WASHINGTON (PRNewswire-USNewswire) — On Wednesday, the Teamsters Union cautioned the Federal Trade Commission staff and state attorneys general investigating Sysco's proposed acquisition of US Foods for antitrust issues that a merger of the top two U.S. foodservice providers could limit competition and negatively affect consumers, food suppliers, small business owners and government agencies.
Teamsters represent more than 7,600 Sysco warehouse workers and drivers and nearly 4,000 at US Foods covering 70 warehouses in the U.S.
"Our members are the daily connection between these companies and their customers," said Teamsters General President Jim Hoffa. "They know the structure and operations of the businesses firsthand and provide a perspective vital to any examination of the effects a merger would have on this industry."
Sysco's $8.2 billion buyout ($3.5 billion cash plus $4.7 billion in debt) is currently under review by the FTC and a multi-state committee of attorneys general, tasked with examining the effects on competition.
Sysco and US Foods are the two largest providers of foodservice supplies in an industry built on contracts with not only restaurants, but also multimillion dollar federal and state deals with the military, schools and universities, prisons and other agencies as well as airports, hospitals and hotels.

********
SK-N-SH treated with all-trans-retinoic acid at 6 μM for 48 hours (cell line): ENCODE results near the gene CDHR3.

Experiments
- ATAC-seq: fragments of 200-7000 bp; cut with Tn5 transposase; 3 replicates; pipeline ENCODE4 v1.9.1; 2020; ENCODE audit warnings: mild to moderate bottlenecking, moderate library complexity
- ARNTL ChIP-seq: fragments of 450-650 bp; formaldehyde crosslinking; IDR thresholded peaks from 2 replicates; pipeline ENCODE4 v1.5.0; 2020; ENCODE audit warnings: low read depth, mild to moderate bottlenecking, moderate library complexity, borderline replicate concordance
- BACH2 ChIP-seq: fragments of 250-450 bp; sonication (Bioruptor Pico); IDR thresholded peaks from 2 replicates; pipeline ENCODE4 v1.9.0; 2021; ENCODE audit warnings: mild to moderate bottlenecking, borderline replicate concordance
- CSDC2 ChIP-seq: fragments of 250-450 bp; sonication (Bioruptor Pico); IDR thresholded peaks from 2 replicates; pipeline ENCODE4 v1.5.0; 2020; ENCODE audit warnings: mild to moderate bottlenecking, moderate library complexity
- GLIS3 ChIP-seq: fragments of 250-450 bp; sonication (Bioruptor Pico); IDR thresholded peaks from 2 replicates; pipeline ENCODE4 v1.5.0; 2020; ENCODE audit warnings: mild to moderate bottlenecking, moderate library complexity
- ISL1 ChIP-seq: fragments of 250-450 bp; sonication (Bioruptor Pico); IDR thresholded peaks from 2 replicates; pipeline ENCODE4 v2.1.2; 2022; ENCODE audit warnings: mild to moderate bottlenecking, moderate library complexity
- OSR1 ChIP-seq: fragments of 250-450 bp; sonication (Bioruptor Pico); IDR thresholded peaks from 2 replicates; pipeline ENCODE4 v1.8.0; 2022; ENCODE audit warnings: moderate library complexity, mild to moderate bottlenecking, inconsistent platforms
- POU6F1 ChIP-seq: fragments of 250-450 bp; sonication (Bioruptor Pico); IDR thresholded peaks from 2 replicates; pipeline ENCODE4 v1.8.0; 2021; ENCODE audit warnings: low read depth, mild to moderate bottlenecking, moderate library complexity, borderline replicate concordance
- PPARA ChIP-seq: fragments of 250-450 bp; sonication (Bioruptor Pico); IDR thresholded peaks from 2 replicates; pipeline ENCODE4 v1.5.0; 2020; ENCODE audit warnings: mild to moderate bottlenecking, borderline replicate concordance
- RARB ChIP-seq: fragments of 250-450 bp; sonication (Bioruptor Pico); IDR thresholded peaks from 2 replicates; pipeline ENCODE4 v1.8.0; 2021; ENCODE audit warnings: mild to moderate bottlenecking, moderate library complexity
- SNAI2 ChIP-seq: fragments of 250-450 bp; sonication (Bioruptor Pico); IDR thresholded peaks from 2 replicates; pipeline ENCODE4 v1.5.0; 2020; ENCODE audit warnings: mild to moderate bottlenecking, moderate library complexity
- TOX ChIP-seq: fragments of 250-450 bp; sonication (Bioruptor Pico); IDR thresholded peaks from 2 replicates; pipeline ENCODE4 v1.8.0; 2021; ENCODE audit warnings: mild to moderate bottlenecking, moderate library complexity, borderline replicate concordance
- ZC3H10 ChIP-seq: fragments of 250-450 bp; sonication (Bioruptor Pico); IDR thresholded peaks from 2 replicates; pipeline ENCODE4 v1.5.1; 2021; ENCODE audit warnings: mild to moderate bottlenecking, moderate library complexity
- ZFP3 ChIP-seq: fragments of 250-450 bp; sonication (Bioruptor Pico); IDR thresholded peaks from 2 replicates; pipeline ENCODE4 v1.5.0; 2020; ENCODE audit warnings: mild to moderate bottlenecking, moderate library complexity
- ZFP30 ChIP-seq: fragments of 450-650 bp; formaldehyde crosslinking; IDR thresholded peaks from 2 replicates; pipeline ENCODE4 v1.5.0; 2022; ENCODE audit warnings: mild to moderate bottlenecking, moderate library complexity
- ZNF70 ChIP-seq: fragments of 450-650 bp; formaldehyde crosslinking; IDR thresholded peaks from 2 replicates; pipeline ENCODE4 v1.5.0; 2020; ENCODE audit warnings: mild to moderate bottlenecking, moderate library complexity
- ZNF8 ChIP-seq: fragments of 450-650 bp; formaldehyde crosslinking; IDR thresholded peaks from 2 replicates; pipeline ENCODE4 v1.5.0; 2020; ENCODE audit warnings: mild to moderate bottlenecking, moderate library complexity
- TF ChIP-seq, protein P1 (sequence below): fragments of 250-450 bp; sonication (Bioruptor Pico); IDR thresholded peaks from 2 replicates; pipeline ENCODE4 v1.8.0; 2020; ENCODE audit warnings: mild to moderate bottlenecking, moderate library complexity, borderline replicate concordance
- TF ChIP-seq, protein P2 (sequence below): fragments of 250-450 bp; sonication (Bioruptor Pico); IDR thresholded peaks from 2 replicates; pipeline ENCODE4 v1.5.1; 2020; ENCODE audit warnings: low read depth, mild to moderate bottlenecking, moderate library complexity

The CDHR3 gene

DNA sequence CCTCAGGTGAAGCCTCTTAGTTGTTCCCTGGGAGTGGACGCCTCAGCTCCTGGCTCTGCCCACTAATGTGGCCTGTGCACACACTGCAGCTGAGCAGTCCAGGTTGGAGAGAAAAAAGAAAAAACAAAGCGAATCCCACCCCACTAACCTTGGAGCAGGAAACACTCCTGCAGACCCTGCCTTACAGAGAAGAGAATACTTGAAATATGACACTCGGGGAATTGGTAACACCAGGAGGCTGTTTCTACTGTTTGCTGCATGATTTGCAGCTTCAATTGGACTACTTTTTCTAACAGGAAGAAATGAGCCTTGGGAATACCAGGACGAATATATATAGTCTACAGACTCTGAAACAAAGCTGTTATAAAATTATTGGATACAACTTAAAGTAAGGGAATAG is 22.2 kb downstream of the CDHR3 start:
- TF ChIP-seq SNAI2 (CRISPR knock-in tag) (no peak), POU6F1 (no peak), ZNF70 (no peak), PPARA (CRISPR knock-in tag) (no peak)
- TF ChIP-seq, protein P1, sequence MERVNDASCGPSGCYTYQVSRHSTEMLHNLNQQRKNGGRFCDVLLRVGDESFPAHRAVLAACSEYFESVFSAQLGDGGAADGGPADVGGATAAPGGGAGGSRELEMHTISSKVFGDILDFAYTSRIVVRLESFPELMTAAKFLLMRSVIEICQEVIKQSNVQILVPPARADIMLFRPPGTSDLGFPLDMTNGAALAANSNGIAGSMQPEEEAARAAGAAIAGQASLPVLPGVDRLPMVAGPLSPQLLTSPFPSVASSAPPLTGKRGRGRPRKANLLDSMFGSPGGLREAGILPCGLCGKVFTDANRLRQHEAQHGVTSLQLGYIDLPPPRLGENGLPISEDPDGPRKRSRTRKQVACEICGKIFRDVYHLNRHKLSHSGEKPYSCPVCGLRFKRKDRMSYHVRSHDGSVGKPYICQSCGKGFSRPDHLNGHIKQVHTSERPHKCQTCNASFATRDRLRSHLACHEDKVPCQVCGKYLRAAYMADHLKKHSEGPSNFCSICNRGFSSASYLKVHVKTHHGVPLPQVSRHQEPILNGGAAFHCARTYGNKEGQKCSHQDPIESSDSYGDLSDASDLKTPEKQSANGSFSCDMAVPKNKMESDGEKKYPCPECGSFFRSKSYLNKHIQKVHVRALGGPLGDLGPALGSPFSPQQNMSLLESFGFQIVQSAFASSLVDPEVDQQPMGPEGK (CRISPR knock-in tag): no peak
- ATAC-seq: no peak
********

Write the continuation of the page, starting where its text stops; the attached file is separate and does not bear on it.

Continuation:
"The costs of this merger will be borne not only by people who want to go out for dinner with their families, but by taxpayers who fund public institutions, travelers, elderly patients in nursing homes and the employees. It deserves careful and deliberate scrutiny," Hoffa said.
Founded in 1903, the International Brotherhood of Teamsters represents more than 1.4 million hardworking men and women in the United States, Canada and Puerto Rico. Visit www.teamster.org  for more information. Follow us on Twitter @TeamsterPower.
The Teamsters Union cautioned the Federal Trade Commission staff investigating Sysco's proposed acquisition of US Foods that a merger of the top two U.S. foodservice providers could limit competition and negatively affect consumers and food suppliers.